The Pine Knoll Shores History Committee, in conjunction with the Carteret County Historical Society, presents “Beach Town in a Forest – The Story of Pine Knoll Shores.” This exhibit will be on display from March 15, 2016, through March 15, 2017, in the newly remodeled Rodney Kemp Gallery at the Morehead City museum, formerly known as The History Place.
The story starts with native people, the age of exploration, and the first to homestead on the land—Meginnises, Royalls and Abonita adventurers. Those stopping in this area of the exhibit need to be careful not to scare the alligator, typical of wildlife once common on the island.
Alice Green Hoffman finds Bogue Banks in 1915 and leaves a light environmental footprint. Visitors can ignore her “No Trespassing” sign and approach her in the outfit she frequently wears here but dare not go too close since she is armed with one of her pistols. Admiring her steamer trunk filled with clothes she might wear, one can imagine the high life she enjoys in New York City and Paris. Before moving on, some may imagine they hear Polly, her parrot, cuss in both French and English.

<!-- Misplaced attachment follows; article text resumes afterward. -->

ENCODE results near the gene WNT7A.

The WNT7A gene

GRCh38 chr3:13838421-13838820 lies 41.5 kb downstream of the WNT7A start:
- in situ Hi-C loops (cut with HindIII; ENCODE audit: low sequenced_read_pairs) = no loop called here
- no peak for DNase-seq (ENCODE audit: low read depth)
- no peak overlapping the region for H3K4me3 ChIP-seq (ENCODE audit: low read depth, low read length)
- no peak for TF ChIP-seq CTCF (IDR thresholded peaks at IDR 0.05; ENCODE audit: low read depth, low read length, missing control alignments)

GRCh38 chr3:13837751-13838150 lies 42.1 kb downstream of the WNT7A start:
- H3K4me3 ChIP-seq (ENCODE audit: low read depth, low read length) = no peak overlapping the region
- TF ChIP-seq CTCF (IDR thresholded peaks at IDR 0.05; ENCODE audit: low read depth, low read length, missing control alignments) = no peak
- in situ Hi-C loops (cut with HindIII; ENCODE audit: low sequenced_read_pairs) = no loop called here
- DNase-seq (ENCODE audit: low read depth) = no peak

When Alice is living here full-time and the grandchildren of President Roosevelt are trustees of her property, World War II brings its share of changes—roads, utilities, and the introduction of thousands of people from around the country. When walking through the World War II area, visitors see, but cannot shoot, a mounted gun, similar to ones deployed on Bogue Banks during the war.
The exhibit ends with the Roosevelts and some North Carolinians who work with them to build the town we know today. Current photos and artifacts reveal not only the look but also the way of life in this beach town in a forest.
A touchscreen adds pictures and stories for those who want more.